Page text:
Let $\mathbb{F}_2$ be the free group on two generators. By a result of Kaimanovich and Vershik, for each measure $\mu$ on $\mathbb{F}_2$ such that the support of $\mu$ generates $\mathbb{F}_2$, we have that the random walk is not $\mu$-Liouville, i.e. there is a bounded $\mu$-harmonic function on $\mathbb{F}_2$ which is non-constant. Can one construct this function geometrically without involving KV result? I see this for finitely supported measures. Likely this has been clarified somewhere, I would like to have a citation in the latter case.

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    $\begingroup$ What do you mean by "construct"? What do you mean by "this function"? One can always "find" a stationary measure on the geometric boundary, fix a non-constant $L^\infty$ function on this boundary (say the characteristic function of the boundary of a half tree) and take its Poisson transform. This will give a non-constant bounded harmonic function. Is this a satisfying "construction"? $\endgroup$ – Uri Bader Apr 2 '16 at 17:08
  • $\begingroup$ Let me add that one can "construct" the stationary measure as limit of averages of convolution operators applied to a given fixed measure (say the delta measure at the identity). Combining the two "constructions" above, one can find an actual limiting process that will converge to a bounded harmonic function. $\endgroup$ – Uri Bader Apr 2 '16 at 17:29

If I understand correctly the question is a request for a formula expressing a specific non-constant bounded $\mu$-harmonic function on $\mathbb{F}_2$, where $\mu$ is a fixed generating probability measure.

I assume below that $\mathbb{F}_2$ is freely generated by $\{a,b\}$. Let $A$ be the set consisting of all words starting with $a$ in $\mathbb{F}_2$. I claim that $$ h(x)=\lim_{n\to\infty}\frac{1}{n+1} \sum_{k=0}^n\mu^k(xA), \quad x\in \mathbb{F}_2 $$ is such a $\mu$-harmonic, where $\mu^k$ stands for the $k$-th convolution power of $\mu$ ($\mu^0=\delta_e$).

In fact, it is not hard to see that the formula for $h$ above converges pointwise to a $[0,1]$-valued $\mu$-harmonic. With some work you can see that this function is non-constant.

A slightly more sophisticated way to see this, which is in line with my comments above, is as follows. Consider the compact space $\bar{\mathbb{F}}_2=\mathbb{F}_2\cup \partial\mathbb{F}_2$. Then $\nu=\lim_{n\to\infty}\frac{1}{n+1} \sum_{k=0}^n\mu^n*\delta_e$ is a (in fact, the unique) stationary measure on $\bar{\mathbb{F}}_2$. It is supported on $\partial\mathbb{F}_2$, because $\mathbb{F}_2$ supports no stationary measure. It is fully supported there, by minimality. It is not hard to see that $(\partial \mathbb{F}_2,\nu)$ is a $\mu$-boundary in the sense of Furstenberg, thus the Poisson transform of any non constant $L^\infty$ function is non-constant. The expression for $h$ above is the Poisson transform for $\chi_\bar{A}$ wrt $\nu$ on $\bar{\mathbb{F}}_2$, which is the same as the Poisson transform for $\chi_{\partial A}$ wrt $\nu$ on $\partial \mathbb{F}_2$. The latter is non-constant by the fact that $\nu$ is fully supported.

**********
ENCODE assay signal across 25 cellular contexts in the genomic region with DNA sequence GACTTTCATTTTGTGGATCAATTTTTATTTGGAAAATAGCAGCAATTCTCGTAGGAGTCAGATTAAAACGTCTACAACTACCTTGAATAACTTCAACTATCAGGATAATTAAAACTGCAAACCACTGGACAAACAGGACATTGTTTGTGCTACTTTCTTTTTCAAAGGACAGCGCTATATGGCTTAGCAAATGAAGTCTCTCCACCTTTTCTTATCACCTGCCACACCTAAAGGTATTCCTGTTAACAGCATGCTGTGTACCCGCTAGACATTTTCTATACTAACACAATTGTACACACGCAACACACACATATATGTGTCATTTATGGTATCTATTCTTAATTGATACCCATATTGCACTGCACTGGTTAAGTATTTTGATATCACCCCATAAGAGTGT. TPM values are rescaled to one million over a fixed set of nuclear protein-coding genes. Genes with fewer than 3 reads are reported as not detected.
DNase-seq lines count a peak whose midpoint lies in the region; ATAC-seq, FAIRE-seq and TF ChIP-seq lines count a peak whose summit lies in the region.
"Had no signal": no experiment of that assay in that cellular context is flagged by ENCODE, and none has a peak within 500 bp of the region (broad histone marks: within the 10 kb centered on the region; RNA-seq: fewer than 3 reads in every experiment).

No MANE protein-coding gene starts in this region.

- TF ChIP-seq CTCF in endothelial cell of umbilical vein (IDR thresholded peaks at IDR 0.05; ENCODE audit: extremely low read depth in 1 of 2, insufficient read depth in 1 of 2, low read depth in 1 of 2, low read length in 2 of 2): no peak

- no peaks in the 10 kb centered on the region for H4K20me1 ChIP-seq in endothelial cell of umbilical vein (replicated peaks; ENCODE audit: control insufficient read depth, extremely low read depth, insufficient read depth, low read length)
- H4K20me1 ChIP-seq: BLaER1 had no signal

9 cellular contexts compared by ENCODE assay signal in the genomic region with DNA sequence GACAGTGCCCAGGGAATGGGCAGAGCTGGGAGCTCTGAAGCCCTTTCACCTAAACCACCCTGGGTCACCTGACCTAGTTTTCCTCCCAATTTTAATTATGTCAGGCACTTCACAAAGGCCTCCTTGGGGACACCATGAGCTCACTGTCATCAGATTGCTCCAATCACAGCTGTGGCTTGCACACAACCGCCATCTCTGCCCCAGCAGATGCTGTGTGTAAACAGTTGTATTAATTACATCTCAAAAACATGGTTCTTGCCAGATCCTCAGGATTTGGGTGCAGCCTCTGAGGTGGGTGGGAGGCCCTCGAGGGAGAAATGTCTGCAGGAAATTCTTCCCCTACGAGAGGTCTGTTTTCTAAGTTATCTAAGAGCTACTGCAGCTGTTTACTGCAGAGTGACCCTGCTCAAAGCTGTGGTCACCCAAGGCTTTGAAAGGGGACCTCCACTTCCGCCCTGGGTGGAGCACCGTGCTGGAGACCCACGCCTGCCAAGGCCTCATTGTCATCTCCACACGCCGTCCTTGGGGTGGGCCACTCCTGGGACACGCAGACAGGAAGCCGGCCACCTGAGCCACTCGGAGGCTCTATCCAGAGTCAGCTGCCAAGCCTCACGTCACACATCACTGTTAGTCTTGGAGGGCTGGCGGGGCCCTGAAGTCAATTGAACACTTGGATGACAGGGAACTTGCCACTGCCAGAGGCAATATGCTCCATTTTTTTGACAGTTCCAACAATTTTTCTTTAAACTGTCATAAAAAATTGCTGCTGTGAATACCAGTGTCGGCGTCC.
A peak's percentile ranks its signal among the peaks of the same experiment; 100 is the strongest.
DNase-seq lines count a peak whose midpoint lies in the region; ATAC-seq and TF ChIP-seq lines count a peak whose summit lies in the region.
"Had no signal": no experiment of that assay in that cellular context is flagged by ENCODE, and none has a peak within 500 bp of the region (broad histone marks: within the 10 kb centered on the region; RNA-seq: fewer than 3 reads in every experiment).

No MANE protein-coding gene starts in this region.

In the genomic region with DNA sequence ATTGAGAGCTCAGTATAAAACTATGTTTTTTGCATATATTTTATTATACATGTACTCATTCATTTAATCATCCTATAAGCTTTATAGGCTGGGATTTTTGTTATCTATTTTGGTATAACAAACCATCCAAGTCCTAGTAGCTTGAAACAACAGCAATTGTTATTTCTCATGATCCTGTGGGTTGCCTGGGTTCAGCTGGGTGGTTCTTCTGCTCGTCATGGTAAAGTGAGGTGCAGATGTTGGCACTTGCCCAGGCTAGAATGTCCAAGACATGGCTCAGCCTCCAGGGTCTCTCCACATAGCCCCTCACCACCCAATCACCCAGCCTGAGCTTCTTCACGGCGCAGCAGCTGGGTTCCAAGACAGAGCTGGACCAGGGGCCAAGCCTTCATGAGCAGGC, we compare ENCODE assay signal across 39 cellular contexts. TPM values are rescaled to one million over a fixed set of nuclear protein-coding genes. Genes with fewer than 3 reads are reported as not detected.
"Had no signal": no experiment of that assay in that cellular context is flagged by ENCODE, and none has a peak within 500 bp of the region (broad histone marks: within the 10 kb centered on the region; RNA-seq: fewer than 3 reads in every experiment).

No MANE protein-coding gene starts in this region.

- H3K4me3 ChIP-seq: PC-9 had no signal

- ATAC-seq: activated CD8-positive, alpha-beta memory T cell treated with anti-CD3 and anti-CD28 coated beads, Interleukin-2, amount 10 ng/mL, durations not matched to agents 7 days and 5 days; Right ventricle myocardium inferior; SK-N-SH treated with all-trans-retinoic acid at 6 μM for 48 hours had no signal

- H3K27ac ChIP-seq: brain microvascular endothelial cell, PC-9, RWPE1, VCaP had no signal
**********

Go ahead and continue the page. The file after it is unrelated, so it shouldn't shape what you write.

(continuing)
Of course, the choice of $A$ in the construction above was quite arbitrary.

  • $\begingroup$ Actually, there is no need to take the Cesaro averages as the convolution powers themselves already converge to the stationary measure. $\endgroup$ – R W Apr 2 '16 at 20:27
  • $\begingroup$ Thanks for this. In fact I had in mind is something which does not really involve convolutions. For instance, if the measure is fin supported, then $f(x)=\mathbb{P}_x(\exists K \forall n\geq K\text{ } X_n \text{is in the left tree})$ is harmonic, non-constant. $\endgroup$ – Kate Juschenko Apr 3 '16 at 15:05
  • $\begingroup$ @Kate Juschenko This is precisely the same harmonic function as the one user89334 is talking about, and there is no need to require finiteness of support of the step distribution $\mu$ for its construction. No matter what the step distribution is, $X_n$ almost surely converges to the boundary of the free group, and the arising hitting distribution is precisely the unique stationary measure evoked by user89334. $\endgroup$ – R W Apr 3 '16 at 18:22
  • $\begingroup$ I agree with both comments of R W. Kate, what exactly is it that you're looking for? the simplest expression? an easy to prove example? An exact citation? $\endgroup$ – Uri Bader Apr 3 '16 at 19:43
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    $\begingroup$ @Kate Juschenko Honestly, don't see much difference. The averages are a vestige from what is used in the proof of the Bogolyubov-Krylov theorem on existence of invariant (in this context stationary) measures. What does make difference with the Schreier graph you have in mind is the very notion of a stationary measure - it does not really make sense for the graph itself, as a result of which the usual Furstenberg's technique for proving boundary convergence (hinged on using the martingale theorem) does not work. $\endgroup$ – R W Apr 4 '16 at 8:04

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